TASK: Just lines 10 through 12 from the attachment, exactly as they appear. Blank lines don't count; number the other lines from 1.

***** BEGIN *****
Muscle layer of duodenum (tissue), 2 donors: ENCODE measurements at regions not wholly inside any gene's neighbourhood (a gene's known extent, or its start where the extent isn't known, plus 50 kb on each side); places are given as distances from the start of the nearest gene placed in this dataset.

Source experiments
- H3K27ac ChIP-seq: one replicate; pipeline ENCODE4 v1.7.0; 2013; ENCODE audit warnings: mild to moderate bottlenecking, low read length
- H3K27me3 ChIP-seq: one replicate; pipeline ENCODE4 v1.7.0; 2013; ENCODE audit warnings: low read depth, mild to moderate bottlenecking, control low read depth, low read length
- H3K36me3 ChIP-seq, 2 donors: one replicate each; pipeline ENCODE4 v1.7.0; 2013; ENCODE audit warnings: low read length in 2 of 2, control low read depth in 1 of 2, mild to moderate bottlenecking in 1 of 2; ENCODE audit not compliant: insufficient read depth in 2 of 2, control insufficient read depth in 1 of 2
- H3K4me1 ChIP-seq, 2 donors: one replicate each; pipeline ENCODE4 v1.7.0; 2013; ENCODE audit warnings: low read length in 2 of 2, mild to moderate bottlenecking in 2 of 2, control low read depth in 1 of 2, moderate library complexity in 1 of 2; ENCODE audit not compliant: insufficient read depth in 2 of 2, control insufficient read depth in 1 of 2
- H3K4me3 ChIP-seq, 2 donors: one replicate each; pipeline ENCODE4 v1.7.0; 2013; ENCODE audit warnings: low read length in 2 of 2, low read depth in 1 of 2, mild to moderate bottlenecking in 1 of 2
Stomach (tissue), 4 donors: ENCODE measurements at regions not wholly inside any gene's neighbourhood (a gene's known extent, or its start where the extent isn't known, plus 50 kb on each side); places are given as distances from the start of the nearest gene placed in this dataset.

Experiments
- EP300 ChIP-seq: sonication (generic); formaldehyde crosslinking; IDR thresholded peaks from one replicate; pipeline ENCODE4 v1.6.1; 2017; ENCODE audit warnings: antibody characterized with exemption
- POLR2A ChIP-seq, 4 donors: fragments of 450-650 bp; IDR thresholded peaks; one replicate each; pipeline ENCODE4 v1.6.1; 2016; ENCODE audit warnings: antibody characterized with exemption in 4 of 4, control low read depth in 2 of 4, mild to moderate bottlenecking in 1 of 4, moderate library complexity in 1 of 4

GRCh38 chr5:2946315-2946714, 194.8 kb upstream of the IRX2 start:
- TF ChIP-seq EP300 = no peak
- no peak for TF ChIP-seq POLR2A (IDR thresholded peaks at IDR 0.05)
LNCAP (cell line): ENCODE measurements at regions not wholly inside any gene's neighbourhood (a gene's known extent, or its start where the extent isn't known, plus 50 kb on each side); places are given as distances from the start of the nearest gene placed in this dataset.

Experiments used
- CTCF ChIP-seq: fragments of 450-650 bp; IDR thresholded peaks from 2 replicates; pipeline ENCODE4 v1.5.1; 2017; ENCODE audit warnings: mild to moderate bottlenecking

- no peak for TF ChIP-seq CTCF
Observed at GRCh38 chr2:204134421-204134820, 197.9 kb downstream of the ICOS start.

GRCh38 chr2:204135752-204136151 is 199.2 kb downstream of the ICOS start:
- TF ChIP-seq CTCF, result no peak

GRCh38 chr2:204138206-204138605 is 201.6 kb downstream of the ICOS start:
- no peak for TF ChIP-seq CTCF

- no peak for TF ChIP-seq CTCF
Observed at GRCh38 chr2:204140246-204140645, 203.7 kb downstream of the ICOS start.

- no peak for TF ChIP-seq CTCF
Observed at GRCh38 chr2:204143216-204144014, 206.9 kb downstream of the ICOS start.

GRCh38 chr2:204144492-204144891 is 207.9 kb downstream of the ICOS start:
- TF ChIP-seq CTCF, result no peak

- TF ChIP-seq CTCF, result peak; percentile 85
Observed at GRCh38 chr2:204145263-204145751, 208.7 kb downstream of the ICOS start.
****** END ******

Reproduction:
- EP300 ChIP-seq: sonication (generic); formaldehyde crosslinking; IDR thresholded peaks from one replicate; pipeline ENCODE4 v1.6.1; 2017; ENCODE audit warnings: antibody characterized with exemption
- POLR2A ChIP-seq, 4 donors: fragments of 450-650 bp; IDR thresholded peaks; one replicate each; pipeline ENCODE4 v1.6.1; 2016; ENCODE audit warnings: antibody characterized with exemption in 4 of 4, control low read depth in 2 of 4, mild to moderate bottlenecking in 1 of 4, moderate library complexity in 1 of 4

GRCh38 chr5:2946315-2946714, 194.8 kb upstream of the IRX2 start: